The World Heritage Committee is considering a 1950s housing block to join its roll call of great buildings. Jonathan Glancey makes the case for l'Unité d’Habitation as a work of great architecture.

Once a year, the World Heritage Committee meets to decide which natural and man-made wonders should be admitted to its hall of fame. Since 1972, nearly a thousand such places of “outstanding universal value to humanity” have been designated by Unesco – the United Nations Educational Scientific and Cultural Organization – including the Egyptian Pyramids, the Great Barrier Reef, the Taj Mahal, the City of Bath and Chartres Cathedral.

What you might not expect is the fact that the World Heritage Committee has been considering whether or not to bring a post-war concrete housing block into this distinguished fold. Many will find this odd, distasteful even. A concrete housing block? With its brutal looks, leaks and out-of-service lifts, surely this is the very type of building that gave architecture such a bad name in the second half of the 20th Century?

Given that the concrete housing block in question has also been known as ‘La Maison du Fada’, or the ‘House of the Crazy’, by local people and even residents with a sense of humour, you might be forgiven for thinking that the World Heritage Committee has spun completely off its axis. And yet the Unité d’Habitation, a twelve-storey monolith of 337 apartments off Boulevard Michelet in the south of Marseilles is, without doubt, a work of great architecture.

Horror show

It is one of several masterpieces by Le Corbusier, the Swiss-French architect who has long been portrayed by conservationists and traditionalists as a kind of dictatorial monster, condemning millions of people to life sentences in poorly designed and badly built ’concrete horrors’.

Certainly, Le Corbusier believed the house should be “a machine for living [in]”, and, from the publication in 1923 of his radical polemic, Towards a New Architecture, his influence was widespread and, in the hands of lesser architects, often unwelcome.

He was, though, much misunderstood. Le Corbusier wanted city dwellers to live in superbly designed blocks of bright high-rise flats set on concrete ‘piloti’, or stilt like columns, over lush garden landscapes. It took him, though, until 1947 – when he was sixty years old – to win a commission to design an ideal block of flats for families bombed out of their homes during World War II.

Completed in 1952, L'Unité d’Habitation stands on massive tapered concrete legs, like some epic work of modern art in a green setting, with the Mediterranean and mountains in sight. Nothing like this concrete megastructure had been seen before; the way it stood on those robust legs with its rough textured skin and its curious kinship to both a geological outcrop and an ocean liner. It is both a living creature and a purposeful machine. Thrilling then, the Unité still excites eye and imagination when first seen.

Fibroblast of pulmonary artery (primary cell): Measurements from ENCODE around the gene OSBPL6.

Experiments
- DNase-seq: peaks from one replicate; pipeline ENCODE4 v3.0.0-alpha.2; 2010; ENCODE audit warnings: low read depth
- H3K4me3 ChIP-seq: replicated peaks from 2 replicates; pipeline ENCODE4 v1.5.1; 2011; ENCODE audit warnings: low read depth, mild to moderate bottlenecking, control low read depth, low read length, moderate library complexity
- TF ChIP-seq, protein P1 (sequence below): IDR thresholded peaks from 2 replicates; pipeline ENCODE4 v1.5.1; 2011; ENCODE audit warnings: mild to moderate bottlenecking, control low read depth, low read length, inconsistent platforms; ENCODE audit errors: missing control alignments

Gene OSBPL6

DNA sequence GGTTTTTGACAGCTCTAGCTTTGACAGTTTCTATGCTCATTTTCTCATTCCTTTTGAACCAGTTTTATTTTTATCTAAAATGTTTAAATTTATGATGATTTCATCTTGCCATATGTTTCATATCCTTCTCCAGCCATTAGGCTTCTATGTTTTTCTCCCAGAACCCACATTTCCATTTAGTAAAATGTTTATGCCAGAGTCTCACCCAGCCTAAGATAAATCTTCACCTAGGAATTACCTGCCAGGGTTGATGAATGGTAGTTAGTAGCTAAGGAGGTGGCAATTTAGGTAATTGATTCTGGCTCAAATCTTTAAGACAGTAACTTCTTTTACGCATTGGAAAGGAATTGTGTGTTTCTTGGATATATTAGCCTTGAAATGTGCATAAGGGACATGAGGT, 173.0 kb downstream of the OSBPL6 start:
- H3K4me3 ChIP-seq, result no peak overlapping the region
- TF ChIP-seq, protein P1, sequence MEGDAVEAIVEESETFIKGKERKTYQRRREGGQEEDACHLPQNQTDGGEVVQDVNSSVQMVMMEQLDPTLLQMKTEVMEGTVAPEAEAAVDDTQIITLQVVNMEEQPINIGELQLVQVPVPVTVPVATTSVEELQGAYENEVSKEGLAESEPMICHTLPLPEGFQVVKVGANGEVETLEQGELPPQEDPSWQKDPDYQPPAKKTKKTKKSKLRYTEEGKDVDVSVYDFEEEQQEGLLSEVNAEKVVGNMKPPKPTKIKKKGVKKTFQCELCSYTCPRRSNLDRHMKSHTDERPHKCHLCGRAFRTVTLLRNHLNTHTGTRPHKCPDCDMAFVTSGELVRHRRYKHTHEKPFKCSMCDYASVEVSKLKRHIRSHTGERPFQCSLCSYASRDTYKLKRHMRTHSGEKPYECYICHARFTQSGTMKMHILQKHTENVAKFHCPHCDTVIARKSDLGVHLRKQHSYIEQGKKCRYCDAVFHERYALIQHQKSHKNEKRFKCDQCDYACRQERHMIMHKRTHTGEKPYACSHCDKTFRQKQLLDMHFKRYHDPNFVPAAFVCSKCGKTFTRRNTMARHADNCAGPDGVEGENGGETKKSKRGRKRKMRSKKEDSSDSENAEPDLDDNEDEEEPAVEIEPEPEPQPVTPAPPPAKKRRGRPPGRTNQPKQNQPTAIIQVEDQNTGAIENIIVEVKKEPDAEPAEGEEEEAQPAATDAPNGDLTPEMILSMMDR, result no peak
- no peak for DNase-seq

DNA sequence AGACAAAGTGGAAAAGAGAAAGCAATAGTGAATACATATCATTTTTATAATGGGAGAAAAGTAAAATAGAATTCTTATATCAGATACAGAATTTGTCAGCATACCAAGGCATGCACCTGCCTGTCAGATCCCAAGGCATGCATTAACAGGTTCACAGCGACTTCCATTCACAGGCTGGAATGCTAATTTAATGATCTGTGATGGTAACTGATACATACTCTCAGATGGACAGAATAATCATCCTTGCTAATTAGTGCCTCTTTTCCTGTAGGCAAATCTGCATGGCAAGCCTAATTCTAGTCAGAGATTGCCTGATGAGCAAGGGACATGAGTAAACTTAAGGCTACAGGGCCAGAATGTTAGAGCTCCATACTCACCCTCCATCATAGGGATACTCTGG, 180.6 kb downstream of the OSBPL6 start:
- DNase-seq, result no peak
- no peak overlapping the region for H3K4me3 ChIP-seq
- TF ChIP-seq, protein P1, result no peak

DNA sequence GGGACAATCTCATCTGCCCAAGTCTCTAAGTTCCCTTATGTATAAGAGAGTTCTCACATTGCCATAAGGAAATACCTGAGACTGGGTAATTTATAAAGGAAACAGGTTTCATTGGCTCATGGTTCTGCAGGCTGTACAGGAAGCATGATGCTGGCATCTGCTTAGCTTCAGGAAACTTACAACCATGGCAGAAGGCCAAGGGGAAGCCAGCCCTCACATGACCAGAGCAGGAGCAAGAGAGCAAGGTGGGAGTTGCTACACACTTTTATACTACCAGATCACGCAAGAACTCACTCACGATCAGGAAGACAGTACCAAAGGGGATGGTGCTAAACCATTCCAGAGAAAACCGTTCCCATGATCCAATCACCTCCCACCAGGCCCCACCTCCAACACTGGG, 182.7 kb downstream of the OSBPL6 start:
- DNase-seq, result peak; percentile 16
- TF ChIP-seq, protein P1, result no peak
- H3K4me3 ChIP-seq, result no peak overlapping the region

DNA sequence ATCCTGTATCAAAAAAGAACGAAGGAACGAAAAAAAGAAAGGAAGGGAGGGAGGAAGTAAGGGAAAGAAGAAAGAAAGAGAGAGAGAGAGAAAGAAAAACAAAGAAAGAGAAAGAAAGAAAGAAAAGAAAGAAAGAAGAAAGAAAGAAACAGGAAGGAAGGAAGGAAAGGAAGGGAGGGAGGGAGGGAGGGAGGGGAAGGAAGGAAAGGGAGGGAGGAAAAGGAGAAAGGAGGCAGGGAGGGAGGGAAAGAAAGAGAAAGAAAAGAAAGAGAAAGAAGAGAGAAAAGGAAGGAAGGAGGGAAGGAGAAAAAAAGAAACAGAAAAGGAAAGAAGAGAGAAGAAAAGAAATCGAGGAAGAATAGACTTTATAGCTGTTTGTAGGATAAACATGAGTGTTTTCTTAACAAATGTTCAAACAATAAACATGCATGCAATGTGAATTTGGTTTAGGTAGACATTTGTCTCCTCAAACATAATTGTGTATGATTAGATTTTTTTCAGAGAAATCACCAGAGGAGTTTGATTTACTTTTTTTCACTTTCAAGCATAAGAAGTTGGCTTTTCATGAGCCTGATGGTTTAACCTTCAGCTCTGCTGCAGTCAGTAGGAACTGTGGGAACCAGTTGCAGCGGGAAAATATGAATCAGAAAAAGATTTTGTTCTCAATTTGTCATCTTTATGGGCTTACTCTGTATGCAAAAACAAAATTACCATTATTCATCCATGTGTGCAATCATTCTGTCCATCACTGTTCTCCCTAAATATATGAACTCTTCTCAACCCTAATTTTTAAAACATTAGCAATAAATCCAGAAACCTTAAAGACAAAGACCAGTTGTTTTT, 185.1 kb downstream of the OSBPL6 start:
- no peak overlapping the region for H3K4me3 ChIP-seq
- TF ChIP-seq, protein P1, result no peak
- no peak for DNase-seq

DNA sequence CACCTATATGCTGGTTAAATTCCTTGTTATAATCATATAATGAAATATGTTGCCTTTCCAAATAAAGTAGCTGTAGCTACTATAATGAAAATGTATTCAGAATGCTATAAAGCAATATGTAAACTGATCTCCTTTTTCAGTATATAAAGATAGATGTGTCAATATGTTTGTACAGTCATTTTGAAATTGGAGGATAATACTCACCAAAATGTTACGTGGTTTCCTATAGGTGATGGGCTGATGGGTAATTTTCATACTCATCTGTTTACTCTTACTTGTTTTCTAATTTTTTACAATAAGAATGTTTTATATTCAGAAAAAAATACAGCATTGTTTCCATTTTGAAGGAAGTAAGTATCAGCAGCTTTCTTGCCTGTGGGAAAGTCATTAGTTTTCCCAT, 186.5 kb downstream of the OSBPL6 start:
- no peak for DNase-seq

A fine vintage

Inside, its flats, stepped and stretched across central corridors – “like wine bottles in a rack” said Le Corbusier – and boasting views from either side of the block, along with shady balconies and double-height living rooms, are lived in by professional people. More than a few of them are architects.

Fashionable today, the Unité d’Habitation is respected and even loved by those who choose to live here as well as by the architects, students and other visitors who come to experience this remarkable essay in modern design. They like the fact that the building is at once “a machine for living”, a mesmerising structure and a lovely place to live. The drama of the building reaches up to the sky: the roof, with its paddling pool, children’s art room, opportunities for sunbathing and heroic views is like that of no other apartment block.

Despite its radically new form and Le Corbusier’s uninhibited use, for economy’s sake, of rough cast concrete – known as ‘beton brut’ – Unité d’Habitation is like some great ship, with a complement of sixteen hundred souls, sailing the seas of architectural and Mediterranean history. Its design is gloriously rich: Le Corbusier drew on sources as diverse as the Florence Charterhouse, the Carthusian monastery in Tuscany he first visited in 1907, and the revolutionary communal housing projects designed by Soviet architects in the 1920s.

Paffard Keatinge-Clay, an adventurous English architect who worked for Le Corbusier on drawings for the Unité says: “Le Corbusier never won a competition, because he worked against the rules. . . That made him an original, but it also meant that he lost work to much lesser talents. When I think of the sheer ingenuity that went into the Unité d’Habitation, I can see why not every client had the stamina for a building by Le Corbusier.”

What local authorities around the world asked for instead from the 1950s was a form of low-cost, quick-build mass housing that, although superficially influenced by Le Corbusier, was nothing like this gifted architect’s work; it was like wanting a Picasso for the price of a picture postcard. In the design of L’Unité d’Habitation, Le Corbusier offered ordinary families architecture of the highest and most inventive order and even what may yet become, and confounding his critics, a World Heritage Site.

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